30-YEAR MODEL-DATA TREND DIFFERENCES
Figure 5 shows the differences between the modeled and observed 30-year trends (trailing) in global surface temperatures. Referring back to Figure 4, the data trends were subtracted from the modeled trends. For the 30-year period of 1985 to 2014, the models show that global surfaces should have been warming at a rate that’s about 0.085 deg C per decade faster than has been observed. The last time the models showed 30-year global warming rates that were that much faster than observed was around 1920. Now consider again that these climate model projections are only a few years old.
NCDC GLOBAL SURFACE TEMPERATURE DATA
Figures 6 through 9 are the same as Figures 2 to 5, but with the NCDC global land+ocean temperature anomaly data. The curves are so similar to those with the GISS data that there’s no reason to repeat the dialogue.
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THE REASON FOR THE 2014 UPTICK IN GLOBAL COMBINED SURFACE TEMPERATURES
Figure 10 presents the global sea surface temperatures for the period of 1997 to 2014 based on NOAA’s ERSST.v3b data, which is used by GISS and NCDC for their combined global land plus sea surface temperature datasets. The 2014 value was 0.044 deg C warmer than the previous warmest year 1998. Obviously, because the oceans cover 70% of the surface of the planet, the uptick in global combined surface temperatures was the result of the larger uptick in global sea surface temperatures.
We have been discussing for more than 6 months the reasons for the record high sea surface temperatures in 2014. Recently, we confirmed that the uptick in global sea surface temperatures was caused by the unusual weather event in the eastern extratropical North Pacific. See the post Alarmists Bizarrely Claim “Just what AGW predicts” about the Record High Global Sea Surface Temperatures in 2014. No other ocean basin had record-high sea surface temperatures in 2014.
The following is a reprint of a discussion from that post under the heading of On the Record High Sea Surface Temperatures in 2014:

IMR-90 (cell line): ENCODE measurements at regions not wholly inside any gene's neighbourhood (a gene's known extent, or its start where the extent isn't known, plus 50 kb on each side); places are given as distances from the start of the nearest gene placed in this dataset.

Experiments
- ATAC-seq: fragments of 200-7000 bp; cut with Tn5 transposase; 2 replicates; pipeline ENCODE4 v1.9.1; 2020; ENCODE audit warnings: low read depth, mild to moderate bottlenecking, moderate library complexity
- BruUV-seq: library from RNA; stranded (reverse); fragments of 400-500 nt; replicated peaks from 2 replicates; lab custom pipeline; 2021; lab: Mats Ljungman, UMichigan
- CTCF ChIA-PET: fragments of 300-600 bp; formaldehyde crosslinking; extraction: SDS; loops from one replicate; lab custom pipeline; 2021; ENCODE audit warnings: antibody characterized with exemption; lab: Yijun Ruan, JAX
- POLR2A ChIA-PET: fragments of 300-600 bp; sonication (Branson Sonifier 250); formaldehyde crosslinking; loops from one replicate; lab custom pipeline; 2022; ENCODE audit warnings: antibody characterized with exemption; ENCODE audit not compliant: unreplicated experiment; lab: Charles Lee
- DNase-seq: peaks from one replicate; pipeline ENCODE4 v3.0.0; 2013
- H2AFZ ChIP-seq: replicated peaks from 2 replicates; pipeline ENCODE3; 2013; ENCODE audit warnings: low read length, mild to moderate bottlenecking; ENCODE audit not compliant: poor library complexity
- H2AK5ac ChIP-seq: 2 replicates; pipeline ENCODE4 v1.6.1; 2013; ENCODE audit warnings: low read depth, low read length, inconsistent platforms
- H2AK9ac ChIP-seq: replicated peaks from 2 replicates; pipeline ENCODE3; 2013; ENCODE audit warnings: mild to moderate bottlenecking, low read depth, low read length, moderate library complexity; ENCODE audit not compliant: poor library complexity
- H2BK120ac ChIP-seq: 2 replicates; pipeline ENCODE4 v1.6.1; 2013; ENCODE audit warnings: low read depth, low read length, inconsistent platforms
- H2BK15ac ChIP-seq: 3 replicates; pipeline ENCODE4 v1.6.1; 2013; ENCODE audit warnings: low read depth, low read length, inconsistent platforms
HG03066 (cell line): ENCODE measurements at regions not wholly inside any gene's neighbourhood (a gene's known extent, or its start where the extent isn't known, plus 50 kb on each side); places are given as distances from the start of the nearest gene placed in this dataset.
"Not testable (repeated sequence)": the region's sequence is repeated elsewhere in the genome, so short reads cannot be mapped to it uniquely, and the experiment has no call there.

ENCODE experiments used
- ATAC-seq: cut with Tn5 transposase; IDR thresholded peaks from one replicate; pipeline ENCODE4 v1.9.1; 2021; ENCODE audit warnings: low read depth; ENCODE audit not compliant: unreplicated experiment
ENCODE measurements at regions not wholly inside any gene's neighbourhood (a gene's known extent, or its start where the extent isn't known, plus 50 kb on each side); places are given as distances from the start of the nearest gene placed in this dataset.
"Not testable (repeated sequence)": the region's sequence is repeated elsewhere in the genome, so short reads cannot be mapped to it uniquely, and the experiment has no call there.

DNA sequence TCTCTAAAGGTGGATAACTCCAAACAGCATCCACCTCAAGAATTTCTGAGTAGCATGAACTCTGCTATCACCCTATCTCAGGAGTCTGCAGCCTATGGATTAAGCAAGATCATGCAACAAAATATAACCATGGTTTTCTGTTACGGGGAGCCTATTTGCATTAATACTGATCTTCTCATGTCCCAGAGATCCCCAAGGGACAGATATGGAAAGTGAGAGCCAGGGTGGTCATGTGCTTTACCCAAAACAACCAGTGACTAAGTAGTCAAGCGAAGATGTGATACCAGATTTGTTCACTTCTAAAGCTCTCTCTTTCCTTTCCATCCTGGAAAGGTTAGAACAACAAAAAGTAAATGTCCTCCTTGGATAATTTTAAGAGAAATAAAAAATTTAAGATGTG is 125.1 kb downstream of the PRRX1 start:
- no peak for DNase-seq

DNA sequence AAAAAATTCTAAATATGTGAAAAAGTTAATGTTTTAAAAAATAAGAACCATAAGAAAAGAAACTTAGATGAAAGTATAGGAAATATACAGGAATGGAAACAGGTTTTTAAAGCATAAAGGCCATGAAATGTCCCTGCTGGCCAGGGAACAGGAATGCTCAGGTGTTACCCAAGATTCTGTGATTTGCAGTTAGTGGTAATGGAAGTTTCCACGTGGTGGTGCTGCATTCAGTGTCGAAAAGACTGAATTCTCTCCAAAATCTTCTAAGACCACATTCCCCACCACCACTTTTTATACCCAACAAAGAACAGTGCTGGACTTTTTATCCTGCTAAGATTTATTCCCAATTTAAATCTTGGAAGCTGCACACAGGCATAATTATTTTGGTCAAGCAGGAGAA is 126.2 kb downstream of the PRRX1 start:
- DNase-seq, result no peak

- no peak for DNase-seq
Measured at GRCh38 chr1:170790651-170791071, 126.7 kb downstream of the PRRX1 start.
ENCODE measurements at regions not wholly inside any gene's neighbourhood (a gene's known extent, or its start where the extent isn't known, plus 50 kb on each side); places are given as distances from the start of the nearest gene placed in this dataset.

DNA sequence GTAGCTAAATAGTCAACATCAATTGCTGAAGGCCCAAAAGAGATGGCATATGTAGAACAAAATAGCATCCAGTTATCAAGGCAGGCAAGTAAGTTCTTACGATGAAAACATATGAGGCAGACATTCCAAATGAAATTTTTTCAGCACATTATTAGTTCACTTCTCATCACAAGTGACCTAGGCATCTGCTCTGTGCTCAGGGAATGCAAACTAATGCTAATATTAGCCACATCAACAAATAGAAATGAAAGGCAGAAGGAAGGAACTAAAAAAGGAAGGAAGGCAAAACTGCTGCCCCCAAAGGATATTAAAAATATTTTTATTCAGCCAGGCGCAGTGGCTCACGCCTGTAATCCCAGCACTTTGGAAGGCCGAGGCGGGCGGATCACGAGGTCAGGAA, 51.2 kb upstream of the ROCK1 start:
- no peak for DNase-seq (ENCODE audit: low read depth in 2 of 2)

Again, of the individual ocean basins, only the North Pacific had record high sea surface temperatures this year, and the weather event there was strong enough to cause record warm sea surfaces globally, in the Pacific as a whole and in the Northern Hemisphere.
We’ve been discussing the record high sea surface temperatures since the June Sea Surface Temperature (SST) Update. We identified the location of the unusual weather event, the likely reasons for the record high sea surface temperatures and the fact that climate models could not explain that warming in the post On The Recent Record-High Global Sea Surface Temperatures – The Wheres and Whys. We discussed the topic further in other posts, including Axel Timmermann and Kevin Trenberth Highlight the Importance of Natural Variability in Global Warming… Our discussions of the unusual warming event in the eastern extratropical North Pacific were confirmed by the 2014 paper by Johnstone and Mantua (here) which was presented in the post Researchers Find Northeast Pacific Surface Warming (1900-2012) Caused By Changes in Atmospheric Circulation, NOT Manmade Forcings. Jim Johnstone, one of the authors of the paper, joined us on the thread of the cross post at WUWT and provided a link to his webpage. There you can find a link to the paper. Also see his comment here for an update on the recent unusual warming event in the extratropical North Pacific. Under the heading of NE Pacific coastal warming due to changes in atmospheric circulation at his webpage, Jim Johnstone updated one of the graphs from their paper and wrote: